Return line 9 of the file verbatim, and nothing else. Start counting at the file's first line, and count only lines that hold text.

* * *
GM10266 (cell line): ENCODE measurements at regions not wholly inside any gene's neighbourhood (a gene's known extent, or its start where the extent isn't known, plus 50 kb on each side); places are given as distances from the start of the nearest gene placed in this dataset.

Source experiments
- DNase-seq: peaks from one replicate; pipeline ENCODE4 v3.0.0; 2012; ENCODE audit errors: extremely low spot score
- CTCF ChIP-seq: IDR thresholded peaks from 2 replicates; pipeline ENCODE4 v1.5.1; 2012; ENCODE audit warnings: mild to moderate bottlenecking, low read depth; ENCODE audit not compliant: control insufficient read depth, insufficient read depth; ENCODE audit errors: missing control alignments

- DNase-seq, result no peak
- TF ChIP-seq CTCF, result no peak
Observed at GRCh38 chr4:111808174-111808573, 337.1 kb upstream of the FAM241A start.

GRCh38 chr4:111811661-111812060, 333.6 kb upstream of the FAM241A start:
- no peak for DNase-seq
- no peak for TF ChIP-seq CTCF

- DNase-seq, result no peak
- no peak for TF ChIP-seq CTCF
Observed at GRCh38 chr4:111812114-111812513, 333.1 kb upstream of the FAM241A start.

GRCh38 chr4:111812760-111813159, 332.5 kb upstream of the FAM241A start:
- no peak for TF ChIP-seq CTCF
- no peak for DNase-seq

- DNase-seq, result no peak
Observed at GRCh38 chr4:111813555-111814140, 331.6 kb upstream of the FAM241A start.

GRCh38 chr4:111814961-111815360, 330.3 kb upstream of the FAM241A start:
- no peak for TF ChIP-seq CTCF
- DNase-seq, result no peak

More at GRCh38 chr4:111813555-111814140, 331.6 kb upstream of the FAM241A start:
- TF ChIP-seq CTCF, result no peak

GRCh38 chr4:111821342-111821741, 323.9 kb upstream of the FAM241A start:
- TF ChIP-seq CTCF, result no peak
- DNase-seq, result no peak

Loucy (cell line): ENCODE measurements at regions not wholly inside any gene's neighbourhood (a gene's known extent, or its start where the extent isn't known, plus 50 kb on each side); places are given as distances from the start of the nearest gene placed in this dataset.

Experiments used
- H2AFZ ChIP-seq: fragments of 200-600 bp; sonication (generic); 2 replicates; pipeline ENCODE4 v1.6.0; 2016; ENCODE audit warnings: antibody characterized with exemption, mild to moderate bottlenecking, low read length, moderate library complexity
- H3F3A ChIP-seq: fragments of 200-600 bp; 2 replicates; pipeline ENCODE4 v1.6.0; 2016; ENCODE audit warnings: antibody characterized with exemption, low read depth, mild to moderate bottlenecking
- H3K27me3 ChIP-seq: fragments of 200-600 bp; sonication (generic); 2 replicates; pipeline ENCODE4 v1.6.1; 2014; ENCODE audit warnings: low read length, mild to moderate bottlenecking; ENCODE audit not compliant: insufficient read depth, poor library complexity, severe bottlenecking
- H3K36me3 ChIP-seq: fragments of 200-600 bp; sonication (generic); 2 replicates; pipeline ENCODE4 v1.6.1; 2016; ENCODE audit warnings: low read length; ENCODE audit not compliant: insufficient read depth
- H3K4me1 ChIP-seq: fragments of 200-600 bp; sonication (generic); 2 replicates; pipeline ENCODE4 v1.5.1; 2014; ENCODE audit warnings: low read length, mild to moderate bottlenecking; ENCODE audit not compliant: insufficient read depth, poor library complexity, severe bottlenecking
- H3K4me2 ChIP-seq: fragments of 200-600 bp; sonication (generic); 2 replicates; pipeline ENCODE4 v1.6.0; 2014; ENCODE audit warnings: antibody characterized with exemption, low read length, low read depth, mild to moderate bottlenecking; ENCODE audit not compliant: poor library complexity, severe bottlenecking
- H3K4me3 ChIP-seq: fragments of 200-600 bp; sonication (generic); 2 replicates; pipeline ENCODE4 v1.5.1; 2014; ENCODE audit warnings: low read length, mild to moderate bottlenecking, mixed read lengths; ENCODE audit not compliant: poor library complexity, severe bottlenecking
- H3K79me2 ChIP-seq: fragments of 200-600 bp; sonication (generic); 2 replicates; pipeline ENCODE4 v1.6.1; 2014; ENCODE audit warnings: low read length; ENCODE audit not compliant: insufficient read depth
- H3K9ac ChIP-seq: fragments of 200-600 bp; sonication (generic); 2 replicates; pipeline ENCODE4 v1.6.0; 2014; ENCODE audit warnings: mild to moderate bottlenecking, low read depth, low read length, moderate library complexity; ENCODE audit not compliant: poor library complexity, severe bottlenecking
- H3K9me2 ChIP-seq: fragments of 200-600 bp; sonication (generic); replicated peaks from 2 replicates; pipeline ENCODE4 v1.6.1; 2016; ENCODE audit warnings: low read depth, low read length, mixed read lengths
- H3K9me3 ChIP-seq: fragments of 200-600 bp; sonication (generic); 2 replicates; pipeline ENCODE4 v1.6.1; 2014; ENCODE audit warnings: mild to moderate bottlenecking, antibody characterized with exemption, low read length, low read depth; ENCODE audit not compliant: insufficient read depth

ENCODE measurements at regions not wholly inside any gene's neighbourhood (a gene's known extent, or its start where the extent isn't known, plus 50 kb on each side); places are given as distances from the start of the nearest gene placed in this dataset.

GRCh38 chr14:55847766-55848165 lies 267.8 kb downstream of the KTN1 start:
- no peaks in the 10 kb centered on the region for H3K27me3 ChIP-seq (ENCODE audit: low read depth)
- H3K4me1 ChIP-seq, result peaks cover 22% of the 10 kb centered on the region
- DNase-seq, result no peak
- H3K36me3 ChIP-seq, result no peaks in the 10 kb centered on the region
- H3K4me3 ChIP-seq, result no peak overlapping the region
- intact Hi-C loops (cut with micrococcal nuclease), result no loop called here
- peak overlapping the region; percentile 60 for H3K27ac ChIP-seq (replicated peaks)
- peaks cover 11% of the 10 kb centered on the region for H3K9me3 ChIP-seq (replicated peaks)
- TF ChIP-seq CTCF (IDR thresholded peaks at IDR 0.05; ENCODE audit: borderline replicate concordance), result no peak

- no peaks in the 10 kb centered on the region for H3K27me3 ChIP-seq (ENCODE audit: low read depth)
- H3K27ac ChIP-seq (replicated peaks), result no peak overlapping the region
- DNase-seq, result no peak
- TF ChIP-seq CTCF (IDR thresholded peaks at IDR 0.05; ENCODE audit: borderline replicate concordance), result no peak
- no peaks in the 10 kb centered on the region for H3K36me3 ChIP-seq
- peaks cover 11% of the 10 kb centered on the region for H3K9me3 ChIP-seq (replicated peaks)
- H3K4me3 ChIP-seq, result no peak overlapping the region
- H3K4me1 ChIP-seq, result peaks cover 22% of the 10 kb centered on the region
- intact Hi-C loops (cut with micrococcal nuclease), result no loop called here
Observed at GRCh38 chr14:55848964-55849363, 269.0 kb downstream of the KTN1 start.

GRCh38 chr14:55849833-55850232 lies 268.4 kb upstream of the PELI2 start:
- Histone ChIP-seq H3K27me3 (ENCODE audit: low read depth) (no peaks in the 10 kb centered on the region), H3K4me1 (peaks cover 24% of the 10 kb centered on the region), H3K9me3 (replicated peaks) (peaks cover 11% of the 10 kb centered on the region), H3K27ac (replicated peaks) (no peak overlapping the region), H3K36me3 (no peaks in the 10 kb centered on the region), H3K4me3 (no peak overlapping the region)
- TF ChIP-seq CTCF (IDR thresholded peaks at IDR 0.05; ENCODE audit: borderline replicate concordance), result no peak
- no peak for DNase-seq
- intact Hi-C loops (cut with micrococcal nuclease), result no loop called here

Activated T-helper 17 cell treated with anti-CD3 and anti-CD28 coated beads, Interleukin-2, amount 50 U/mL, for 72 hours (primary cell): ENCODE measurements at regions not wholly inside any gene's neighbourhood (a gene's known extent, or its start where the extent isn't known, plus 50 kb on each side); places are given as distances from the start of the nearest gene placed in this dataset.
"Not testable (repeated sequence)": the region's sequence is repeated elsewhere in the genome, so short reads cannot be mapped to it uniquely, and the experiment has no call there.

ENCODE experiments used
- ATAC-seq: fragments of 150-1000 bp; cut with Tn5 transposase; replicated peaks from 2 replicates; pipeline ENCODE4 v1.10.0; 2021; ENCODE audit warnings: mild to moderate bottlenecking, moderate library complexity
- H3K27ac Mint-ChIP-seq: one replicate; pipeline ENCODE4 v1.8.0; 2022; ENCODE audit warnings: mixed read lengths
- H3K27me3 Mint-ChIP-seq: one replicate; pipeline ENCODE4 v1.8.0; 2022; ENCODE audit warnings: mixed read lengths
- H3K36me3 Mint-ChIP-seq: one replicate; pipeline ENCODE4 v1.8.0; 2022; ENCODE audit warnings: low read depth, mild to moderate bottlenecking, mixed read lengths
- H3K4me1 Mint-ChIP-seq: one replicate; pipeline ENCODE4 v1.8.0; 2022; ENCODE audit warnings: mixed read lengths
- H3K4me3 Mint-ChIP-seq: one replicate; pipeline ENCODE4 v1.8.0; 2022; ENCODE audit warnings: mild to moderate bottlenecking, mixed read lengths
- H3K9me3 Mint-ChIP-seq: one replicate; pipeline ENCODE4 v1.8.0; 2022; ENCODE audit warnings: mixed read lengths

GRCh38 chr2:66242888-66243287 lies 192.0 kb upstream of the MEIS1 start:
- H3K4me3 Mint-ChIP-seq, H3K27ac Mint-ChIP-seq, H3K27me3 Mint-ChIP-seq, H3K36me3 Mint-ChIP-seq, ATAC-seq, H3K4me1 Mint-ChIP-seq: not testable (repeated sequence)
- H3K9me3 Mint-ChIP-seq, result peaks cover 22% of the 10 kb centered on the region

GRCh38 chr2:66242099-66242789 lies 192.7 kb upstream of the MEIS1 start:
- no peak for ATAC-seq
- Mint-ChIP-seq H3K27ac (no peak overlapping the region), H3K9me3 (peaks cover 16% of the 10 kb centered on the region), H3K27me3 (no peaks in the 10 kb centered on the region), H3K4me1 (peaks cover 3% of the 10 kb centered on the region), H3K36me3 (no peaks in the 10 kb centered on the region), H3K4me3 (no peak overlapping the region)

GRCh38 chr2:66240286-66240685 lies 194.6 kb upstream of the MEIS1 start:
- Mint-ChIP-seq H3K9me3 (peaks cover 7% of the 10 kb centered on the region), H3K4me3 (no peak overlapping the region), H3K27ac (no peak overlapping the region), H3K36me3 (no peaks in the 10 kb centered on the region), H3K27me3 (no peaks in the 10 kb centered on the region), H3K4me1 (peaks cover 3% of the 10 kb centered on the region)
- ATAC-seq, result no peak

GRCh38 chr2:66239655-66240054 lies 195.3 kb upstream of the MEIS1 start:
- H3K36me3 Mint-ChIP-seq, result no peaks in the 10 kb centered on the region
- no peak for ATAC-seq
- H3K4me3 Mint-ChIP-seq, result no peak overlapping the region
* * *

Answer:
- no peak for DNase-seq